Most artists would faint at the thought of someone sitting on their work, but those featured in the new exhibit at Peconic Landing’s outdoor sculpture garden don’t mind if guests use their masterpieces as a resting spot. In fact, they encourage it.
That’s because their pieces of artistic genius are, in fact, benches.
This summer the three-year-old permanent outdoor sculpture garden at the Peconic Landing retirement community is presenting a new exhibition called “The Rest is Art: A Celebration of the Bench as an Art Form.”
Curator Dominic Antignano said the concept stemmed from some very straightforward thinking.
“The exhibit was born out of a simple idea,” he said at the opening gala on Sunday, June 30. “We had no place to sit and no one was going to pay for benches!
“In all seriousness, though, we had lots of beautiful artwork, but we needed fewer larger pieces and more seating.”
The result was functionality meeting creativity.
The display features artistically designed benches created by artists from around the world, whose works were selected by members of the Peconic Landing resident art committee. Seven benches from six artists were chosen to be displayed in the garden, on the grounds of historic Brecknock Hall.
One of the featured artists is Steven Ceraso of Bay Shore, who teaches woodworking at the 3rd Ward school in Brooklyn. Mr. Ceraso used a piece of “live edge” lumber for his bench, meaning that he incorporated the natural edge of the wood in his design. This choice resulted in the “Ailanthus Bench,” a simple bench that highlights the wood’s natural state.
“It’s different to make furniture from a fine arts background,” Mr. Ceraso said at the gala. “Ailanthus wood is unique because it’s an invasive species in urban areas like Brooklyn and Queens, so there’s a question of what to do with it there. I like that I turned a problem into … not a problem, by repurposing the material.”
Artist Nico Yektai also created a traditional wooden bench — but his had a slightly different twist.
Mr. Yektai is a professional furniture designer for his own company. His bench for the sculpture garden is one of his first outdoor pieces.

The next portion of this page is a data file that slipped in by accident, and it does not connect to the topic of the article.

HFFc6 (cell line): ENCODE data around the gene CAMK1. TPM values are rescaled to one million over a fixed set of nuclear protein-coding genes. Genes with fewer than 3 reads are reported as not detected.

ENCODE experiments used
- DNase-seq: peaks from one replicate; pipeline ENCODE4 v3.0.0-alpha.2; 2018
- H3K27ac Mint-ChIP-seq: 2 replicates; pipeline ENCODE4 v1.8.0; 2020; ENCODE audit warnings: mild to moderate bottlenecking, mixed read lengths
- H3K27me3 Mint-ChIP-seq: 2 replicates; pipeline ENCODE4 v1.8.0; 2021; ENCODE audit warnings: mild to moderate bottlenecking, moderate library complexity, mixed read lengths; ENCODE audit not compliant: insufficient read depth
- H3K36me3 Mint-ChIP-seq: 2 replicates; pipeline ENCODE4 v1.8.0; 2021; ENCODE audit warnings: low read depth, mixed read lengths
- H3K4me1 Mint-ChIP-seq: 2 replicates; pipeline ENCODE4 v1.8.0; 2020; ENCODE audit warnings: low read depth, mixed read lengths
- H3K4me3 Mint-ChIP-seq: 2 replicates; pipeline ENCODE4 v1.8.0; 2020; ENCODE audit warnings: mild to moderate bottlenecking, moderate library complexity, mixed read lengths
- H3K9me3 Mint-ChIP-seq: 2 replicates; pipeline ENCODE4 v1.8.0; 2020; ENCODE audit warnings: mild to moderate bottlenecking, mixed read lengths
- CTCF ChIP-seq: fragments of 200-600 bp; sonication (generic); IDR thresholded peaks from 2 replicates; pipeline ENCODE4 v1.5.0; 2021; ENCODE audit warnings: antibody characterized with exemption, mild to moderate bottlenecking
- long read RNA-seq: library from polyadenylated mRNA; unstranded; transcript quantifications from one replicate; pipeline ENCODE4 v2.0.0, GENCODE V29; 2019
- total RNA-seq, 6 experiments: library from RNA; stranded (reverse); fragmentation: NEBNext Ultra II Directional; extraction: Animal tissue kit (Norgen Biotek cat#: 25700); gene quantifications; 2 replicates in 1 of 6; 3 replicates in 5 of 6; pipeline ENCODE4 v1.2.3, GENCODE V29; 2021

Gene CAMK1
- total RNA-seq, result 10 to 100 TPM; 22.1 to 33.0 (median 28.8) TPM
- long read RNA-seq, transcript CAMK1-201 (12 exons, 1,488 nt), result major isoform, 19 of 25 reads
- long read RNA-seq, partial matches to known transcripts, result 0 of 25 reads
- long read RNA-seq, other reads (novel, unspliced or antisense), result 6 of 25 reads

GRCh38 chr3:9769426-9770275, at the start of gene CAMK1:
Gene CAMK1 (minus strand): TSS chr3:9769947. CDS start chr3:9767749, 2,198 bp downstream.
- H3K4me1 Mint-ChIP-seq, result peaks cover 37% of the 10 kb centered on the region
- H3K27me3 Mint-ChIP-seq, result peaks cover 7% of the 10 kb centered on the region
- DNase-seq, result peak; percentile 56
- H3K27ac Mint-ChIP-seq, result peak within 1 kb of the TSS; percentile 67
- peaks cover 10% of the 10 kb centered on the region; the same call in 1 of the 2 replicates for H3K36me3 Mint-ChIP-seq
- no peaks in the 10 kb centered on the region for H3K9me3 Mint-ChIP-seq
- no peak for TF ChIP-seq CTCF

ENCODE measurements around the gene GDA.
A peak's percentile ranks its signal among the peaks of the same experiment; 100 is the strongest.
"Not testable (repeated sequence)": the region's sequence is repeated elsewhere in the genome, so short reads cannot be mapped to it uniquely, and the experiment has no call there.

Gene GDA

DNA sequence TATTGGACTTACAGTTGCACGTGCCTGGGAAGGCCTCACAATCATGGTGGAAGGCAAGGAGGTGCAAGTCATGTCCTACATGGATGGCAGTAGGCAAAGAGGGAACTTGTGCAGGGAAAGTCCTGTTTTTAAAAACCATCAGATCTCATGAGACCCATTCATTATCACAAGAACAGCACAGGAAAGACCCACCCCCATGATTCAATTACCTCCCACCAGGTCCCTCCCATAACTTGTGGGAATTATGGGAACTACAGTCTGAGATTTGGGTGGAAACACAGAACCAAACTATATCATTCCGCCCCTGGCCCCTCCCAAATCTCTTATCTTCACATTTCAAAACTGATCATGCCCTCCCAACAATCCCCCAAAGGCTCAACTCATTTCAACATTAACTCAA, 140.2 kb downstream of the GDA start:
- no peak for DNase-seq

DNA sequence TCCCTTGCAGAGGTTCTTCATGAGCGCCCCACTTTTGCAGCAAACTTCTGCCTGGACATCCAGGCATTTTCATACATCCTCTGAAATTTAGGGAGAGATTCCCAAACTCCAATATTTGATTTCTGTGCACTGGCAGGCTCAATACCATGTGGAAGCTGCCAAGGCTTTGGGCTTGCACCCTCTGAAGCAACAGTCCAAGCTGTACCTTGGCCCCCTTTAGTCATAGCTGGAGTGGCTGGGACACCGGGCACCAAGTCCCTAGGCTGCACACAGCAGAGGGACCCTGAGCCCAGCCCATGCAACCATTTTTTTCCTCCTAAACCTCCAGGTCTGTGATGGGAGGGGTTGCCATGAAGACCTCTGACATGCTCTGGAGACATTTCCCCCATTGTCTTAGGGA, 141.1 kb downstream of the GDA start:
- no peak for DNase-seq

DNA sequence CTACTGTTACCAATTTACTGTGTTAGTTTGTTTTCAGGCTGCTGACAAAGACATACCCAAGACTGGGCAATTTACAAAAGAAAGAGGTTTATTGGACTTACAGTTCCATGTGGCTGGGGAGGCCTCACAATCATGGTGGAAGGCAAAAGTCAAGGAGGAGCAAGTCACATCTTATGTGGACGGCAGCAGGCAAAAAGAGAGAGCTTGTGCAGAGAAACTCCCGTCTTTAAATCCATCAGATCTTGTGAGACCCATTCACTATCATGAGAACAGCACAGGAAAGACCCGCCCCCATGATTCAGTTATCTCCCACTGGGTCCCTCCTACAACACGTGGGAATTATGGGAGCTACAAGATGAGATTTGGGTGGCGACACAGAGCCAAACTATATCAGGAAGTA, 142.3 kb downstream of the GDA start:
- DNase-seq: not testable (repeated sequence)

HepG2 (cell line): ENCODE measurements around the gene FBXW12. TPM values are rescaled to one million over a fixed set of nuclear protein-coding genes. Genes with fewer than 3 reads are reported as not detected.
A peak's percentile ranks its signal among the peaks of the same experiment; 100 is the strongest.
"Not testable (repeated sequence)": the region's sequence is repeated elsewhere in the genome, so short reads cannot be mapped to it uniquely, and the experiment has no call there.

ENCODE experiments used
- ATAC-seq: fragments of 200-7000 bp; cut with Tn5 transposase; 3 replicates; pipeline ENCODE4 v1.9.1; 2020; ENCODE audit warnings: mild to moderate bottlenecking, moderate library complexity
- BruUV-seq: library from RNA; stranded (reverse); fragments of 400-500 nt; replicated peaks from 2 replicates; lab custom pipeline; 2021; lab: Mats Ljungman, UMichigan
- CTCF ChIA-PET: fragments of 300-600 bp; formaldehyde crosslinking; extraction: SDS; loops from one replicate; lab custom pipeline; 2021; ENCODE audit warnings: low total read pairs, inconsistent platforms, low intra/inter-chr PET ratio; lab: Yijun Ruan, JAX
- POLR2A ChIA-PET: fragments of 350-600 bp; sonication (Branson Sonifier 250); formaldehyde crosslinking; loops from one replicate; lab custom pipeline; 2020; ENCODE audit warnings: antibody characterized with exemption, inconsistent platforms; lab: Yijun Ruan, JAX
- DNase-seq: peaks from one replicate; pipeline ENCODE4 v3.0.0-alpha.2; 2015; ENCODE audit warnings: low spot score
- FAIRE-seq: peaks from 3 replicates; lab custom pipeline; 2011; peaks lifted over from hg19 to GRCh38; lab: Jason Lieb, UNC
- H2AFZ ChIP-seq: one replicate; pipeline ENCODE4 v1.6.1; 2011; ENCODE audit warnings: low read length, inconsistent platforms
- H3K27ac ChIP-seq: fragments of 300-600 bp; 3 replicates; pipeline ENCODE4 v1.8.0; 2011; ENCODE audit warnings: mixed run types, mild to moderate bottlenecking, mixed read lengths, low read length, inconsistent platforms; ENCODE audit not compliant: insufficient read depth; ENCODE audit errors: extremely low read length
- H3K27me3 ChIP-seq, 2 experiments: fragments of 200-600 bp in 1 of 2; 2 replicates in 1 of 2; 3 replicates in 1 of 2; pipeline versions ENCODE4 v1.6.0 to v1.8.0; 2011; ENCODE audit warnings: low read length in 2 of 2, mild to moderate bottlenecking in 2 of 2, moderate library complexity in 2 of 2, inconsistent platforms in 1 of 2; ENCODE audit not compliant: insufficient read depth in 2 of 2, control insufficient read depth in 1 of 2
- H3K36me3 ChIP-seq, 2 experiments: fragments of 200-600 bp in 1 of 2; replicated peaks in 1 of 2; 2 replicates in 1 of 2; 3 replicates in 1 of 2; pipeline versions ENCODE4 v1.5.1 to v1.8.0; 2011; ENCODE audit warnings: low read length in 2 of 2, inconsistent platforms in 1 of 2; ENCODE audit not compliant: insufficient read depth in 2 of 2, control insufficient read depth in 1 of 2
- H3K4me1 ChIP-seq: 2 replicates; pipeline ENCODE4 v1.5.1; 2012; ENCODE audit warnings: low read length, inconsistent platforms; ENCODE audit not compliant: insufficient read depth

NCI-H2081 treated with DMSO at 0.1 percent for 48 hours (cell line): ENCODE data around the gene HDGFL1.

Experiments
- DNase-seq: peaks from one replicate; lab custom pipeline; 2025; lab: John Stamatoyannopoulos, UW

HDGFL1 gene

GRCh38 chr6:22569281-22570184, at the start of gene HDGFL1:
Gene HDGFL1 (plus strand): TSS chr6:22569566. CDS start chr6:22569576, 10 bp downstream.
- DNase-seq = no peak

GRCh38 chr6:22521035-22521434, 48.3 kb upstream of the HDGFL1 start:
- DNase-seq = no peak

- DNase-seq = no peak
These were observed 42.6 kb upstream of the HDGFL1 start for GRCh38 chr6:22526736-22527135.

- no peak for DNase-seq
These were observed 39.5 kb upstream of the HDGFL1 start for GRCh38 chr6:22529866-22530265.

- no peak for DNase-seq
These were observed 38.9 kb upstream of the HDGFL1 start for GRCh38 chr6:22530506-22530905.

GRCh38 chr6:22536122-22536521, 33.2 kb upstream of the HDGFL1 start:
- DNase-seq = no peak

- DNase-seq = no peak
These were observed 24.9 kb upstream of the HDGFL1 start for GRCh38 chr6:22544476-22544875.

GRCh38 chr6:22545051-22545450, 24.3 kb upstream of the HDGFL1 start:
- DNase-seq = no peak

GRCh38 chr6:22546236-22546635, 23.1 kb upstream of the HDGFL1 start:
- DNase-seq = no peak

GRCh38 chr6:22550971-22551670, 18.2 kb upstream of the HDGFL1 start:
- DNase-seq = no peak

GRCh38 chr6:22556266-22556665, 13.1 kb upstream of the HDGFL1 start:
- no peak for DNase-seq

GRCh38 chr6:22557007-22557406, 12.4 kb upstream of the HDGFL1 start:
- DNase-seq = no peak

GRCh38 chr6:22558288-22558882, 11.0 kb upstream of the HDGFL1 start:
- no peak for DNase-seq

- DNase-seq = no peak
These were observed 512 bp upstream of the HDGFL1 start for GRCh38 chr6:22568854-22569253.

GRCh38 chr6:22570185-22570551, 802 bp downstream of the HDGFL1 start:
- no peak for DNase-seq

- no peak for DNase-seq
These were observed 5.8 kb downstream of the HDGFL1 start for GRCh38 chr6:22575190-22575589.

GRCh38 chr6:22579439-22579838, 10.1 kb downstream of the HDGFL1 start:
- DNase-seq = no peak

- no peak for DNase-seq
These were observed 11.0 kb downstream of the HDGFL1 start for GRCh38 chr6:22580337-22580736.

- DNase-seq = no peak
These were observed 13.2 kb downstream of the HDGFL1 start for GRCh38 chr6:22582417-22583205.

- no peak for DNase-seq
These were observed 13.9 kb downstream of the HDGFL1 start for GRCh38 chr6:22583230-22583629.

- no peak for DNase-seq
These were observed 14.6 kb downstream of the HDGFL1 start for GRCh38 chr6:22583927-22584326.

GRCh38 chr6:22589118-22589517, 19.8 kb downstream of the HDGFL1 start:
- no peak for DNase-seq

His creation, entitled “Bench #2,” features a huge slab of mahogany as the seat of the bench and a smaller piece as the backrest. Concrete blocks attach the pieces together and also serve as the legs.
“I wanted to use concrete because it doesn’t care about the elements of nature,” Mr. Yekai said as he pointed to the grass surrounding the concrete supports and a bug crawling up one of them.
Jeffrey Grippin, a former bridge builder from upstate New York, created a piece that looks as much like sculpture as furniture.
Mr. Grippin, who owns as welding shop, created his piece from rough-cut hemlock and welded pieces of steel. The bench of hemlock is a square shape and surrounds a large sculpture of an armillary sphere, a framework of rings that serves as a model for objects in the sky. It is positioned to point due north.
“Everything I do is so practical, so I was just thinking of a bench, but my son said that I had to let go and get more creative,” Mr. Grippin said.
His piece has a nautical theme, with sculpted designs like an anchor, clock, star and planet decorating the supports between the bench and the ground.
In addition to the selected professional artists, benches created by Mattituck High School students are also part of the exhibit.
The students designed benches using snowboards during art class, under the direction of art teacher Dina Rose, and applied to be included in the show with the rest of the artists. Six student benches were selected.
Recent graduate Alexandra Kluko painted her bench in a winter theme, with ice blue snowflakes.
“My family has a cabin in Vermont, and I just love the snow and winter,” Ms. Kluko said about how she chose to design the piece. “Also, when I was making it, it was really hot out, so I imagined how nice it would be if it was wintertime.”
The partnership between the high school students and Peconic Landing was well received, and the art committee ended up organizing a $250 scholarship to be used in the school’s art program.
“It was all about the artists to me, the high school ones, too,” Mr. Antignano said.
Next year, the art board hopes to extend the show by bringing the benches into parts of the community.
In addition to the new benches, there are 10 other sculptures in the garden as part of the Living Gallery Collection.
The sculpture garden is open for self-guided tours daily from 10 a.m. to 4 p.m. until Oct. 31 on the grounds of Brecknock Hall.